What are trans fats, you ask?
There are two primary sources of trans fats in the human diet: natural and artificial.
Natural trans fats are present in small amounts in dairy products and the meat of some animals.
On the other hand, artificial trans fats, or trans fatty acids, are produced through an industrial process that adds hydrogen to vegetable oil to make it solid.
Examples of foods that have high levels of trans fats are:
Sweet pastries, margarine, candies, caramels, ice cream, chewing gum and croissants.
According to the American Heart Association, several studies already reported that consumption of trans fats can raise the risk of heart disease, stroke, and type 2 diabetes.
Dementia Risk: Trans Fats Study Results
A new study of senior citizens in the town of Hisayama, Japanese found that seniors with high levels of trans fat in their blood, were more likely to develop dementia than those with lower levels.
Over 1600 seniors aged 60 and older were followed for 10 years. Blood samples were taken at the beginning of the study, and researchers verified that none were suffering from dementia.
At the end of the 10 year period, 377 participants received a diagnosis of dementia and an additional 247 participants had Alzheimer’s disease.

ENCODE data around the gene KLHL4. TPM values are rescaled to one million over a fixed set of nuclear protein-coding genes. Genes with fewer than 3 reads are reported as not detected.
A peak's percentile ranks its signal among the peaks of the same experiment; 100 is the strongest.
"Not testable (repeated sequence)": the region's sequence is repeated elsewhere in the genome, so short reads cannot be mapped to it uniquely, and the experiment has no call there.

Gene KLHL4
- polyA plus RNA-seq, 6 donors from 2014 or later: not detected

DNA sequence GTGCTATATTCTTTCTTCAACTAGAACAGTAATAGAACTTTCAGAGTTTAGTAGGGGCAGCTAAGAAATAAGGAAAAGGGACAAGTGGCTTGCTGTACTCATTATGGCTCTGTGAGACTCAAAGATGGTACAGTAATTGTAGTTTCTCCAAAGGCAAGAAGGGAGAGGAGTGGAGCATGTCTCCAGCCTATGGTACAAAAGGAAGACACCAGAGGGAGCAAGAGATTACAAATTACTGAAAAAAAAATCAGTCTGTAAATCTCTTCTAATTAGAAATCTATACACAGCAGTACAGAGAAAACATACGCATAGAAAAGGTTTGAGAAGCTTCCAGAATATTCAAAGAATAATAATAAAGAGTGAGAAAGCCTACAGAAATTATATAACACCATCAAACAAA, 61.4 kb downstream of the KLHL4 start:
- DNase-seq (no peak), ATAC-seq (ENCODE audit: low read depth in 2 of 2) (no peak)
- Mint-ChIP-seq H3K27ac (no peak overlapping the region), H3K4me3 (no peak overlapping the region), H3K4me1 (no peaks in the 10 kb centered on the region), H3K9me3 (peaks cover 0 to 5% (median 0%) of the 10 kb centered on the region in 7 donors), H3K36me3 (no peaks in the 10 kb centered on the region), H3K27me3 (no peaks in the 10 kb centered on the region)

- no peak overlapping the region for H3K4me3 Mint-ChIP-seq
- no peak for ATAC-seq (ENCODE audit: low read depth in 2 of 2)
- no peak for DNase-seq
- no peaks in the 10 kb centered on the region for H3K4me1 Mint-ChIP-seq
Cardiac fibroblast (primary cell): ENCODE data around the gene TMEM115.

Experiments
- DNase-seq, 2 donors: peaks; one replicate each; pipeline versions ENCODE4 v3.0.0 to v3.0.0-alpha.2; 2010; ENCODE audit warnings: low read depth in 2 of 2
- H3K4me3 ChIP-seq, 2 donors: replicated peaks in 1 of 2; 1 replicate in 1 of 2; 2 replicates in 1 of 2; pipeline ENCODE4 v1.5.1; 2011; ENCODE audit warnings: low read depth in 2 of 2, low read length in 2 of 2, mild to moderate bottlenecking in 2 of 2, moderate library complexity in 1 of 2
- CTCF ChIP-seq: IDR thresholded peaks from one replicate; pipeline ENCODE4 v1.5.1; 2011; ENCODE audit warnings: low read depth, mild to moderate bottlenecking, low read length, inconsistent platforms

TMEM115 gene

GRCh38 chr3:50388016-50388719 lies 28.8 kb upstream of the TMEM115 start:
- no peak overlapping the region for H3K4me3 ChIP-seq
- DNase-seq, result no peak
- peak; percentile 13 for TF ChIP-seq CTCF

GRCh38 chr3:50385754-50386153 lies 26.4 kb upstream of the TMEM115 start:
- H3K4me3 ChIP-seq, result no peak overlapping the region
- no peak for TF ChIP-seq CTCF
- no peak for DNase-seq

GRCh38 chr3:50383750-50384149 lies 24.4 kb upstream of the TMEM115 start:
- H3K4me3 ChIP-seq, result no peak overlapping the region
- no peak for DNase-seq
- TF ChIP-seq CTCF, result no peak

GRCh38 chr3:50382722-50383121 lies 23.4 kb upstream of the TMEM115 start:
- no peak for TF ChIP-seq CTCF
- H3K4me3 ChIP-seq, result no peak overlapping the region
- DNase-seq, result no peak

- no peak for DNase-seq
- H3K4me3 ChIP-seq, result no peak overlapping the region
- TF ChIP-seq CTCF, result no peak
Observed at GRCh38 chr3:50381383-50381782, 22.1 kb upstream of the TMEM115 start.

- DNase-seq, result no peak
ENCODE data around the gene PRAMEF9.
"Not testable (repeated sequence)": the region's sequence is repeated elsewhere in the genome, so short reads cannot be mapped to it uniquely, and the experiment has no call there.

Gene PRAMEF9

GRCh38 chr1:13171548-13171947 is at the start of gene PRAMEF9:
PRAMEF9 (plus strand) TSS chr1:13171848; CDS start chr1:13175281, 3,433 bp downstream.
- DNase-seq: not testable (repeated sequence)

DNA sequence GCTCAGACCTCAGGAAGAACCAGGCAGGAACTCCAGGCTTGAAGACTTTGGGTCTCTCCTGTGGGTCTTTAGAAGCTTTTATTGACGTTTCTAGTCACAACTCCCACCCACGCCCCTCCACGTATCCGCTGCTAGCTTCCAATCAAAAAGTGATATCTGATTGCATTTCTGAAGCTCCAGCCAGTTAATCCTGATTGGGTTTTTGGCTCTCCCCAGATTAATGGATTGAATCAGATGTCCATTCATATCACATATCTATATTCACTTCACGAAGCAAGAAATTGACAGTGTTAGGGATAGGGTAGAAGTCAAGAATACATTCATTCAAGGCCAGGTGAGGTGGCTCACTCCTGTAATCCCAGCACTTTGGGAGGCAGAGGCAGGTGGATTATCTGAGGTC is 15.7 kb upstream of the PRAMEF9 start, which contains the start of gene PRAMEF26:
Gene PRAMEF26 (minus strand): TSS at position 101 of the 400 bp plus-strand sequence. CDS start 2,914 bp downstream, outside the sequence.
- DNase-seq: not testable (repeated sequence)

Participants with the highest levels of trans fats in their blood had a 52% greater chance of developing dementia compared to seniors who only ate small amounts of trans fats the ten year test period.
Trans Fats Banned In United States
The Food and Drug Administration banned artificial trans fats in 2018, declaring that removing partially hydrogenated oils from processed foods could reduce heart attacks and deaths.
However, the ban comes with a catch. It allows food labels to say 0 grams, even though it has up to 0.5 grams of trans fat. This means that some foods may still contain very small amounts of partially hydrogenated oils. Even small amounts of trans fats eaten consistently over time — can accumulate and also increase the risk for dementia. Indeed, the evidence points to this as dementia and Alzheimer’s disease cases are increasing yearly.
The Alzheimer’s Foundation predicts that dementia and Alzheimer’s will double by 2050. Perhaps it’s time to change our diets.